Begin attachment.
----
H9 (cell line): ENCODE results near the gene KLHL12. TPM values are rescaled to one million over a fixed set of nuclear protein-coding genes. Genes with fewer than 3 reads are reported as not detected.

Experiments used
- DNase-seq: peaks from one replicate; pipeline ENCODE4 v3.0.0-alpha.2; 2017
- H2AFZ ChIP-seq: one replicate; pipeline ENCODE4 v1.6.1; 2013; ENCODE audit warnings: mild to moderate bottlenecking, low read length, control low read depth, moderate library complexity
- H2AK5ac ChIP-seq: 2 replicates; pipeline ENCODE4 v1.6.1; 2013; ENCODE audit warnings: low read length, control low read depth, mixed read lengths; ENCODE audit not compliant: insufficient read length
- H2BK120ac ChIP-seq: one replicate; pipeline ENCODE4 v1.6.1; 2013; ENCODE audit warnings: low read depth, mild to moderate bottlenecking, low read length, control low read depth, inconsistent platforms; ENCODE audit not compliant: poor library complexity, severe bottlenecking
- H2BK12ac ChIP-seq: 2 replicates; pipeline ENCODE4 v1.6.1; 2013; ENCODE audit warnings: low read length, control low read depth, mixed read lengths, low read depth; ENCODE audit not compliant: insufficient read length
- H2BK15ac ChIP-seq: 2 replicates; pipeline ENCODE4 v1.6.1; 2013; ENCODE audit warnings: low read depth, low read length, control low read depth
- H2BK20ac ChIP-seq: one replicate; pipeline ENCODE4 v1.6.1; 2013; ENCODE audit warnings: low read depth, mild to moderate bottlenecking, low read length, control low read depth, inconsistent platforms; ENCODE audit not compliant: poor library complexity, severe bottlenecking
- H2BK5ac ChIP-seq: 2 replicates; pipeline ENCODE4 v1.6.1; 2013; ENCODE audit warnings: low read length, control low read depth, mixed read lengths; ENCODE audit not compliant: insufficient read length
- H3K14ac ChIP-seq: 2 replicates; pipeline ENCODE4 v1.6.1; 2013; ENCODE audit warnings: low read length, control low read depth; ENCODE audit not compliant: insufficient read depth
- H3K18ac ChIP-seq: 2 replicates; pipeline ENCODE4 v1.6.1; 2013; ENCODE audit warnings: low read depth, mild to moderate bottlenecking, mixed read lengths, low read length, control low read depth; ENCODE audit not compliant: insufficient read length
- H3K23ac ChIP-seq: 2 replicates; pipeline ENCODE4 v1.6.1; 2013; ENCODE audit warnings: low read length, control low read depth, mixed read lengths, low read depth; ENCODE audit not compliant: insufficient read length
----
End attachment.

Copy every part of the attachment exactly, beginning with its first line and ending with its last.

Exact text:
H9 (cell line): ENCODE results near the gene KLHL12. TPM values are rescaled to one million over a fixed set of nuclear protein-coding genes. Genes with fewer than 3 reads are reported as not detected.

Experiments used
- DNase-seq: peaks from one replicate; pipeline ENCODE4 v3.0.0-alpha.2; 2017
- H2AFZ ChIP-seq: one replicate; pipeline ENCODE4 v1.6.1; 2013; ENCODE audit warnings: mild to moderate bottlenecking, low read length, control low read depth, moderate library complexity
- H2AK5ac ChIP-seq: 2 replicates; pipeline ENCODE4 v1.6.1; 2013; ENCODE audit warnings: low read length, control low read depth, mixed read lengths; ENCODE audit not compliant: insufficient read length
- H2BK120ac ChIP-seq: one replicate; pipeline ENCODE4 v1.6.1; 2013; ENCODE audit warnings: low read depth, mild to moderate bottlenecking, low read length, control low read depth, inconsistent platforms; ENCODE audit not compliant: poor library complexity, severe bottlenecking
- H2BK12ac ChIP-seq: 2 replicates; pipeline ENCODE4 v1.6.1; 2013; ENCODE audit warnings: low read length, control low read depth, mixed read lengths, low read depth; ENCODE audit not compliant: insufficient read length
- H2BK15ac ChIP-seq: 2 replicates; pipeline ENCODE4 v1.6.1; 2013; ENCODE audit warnings: low read depth, low read length, control low read depth
- H2BK20ac ChIP-seq: one replicate; pipeline ENCODE4 v1.6.1; 2013; ENCODE audit warnings: low read depth, mild to moderate bottlenecking, low read length, control low read depth, inconsistent platforms; ENCODE audit not compliant: poor library complexity, severe bottlenecking
- H2BK5ac ChIP-seq: 2 replicates; pipeline ENCODE4 v1.6.1; 2013; ENCODE audit warnings: low read length, control low read depth, mixed read lengths; ENCODE audit not compliant: insufficient read length
- H3K14ac ChIP-seq: 2 replicates; pipeline ENCODE4 v1.6.1; 2013; ENCODE audit warnings: low read length, control low read depth; ENCODE audit not compliant: insufficient read depth
- H3K18ac ChIP-seq: 2 replicates; pipeline ENCODE4 v1.6.1; 2013; ENCODE audit warnings: low read depth, mild to moderate bottlenecking, mixed read lengths, low read length, control low read depth; ENCODE audit not compliant: insufficient read length
- H3K23ac ChIP-seq: 2 replicates; pipeline ENCODE4 v1.6.1; 2013; ENCODE audit warnings: low read length, control low read depth, mixed read lengths, low read depth; ENCODE audit not compliant: insufficient read length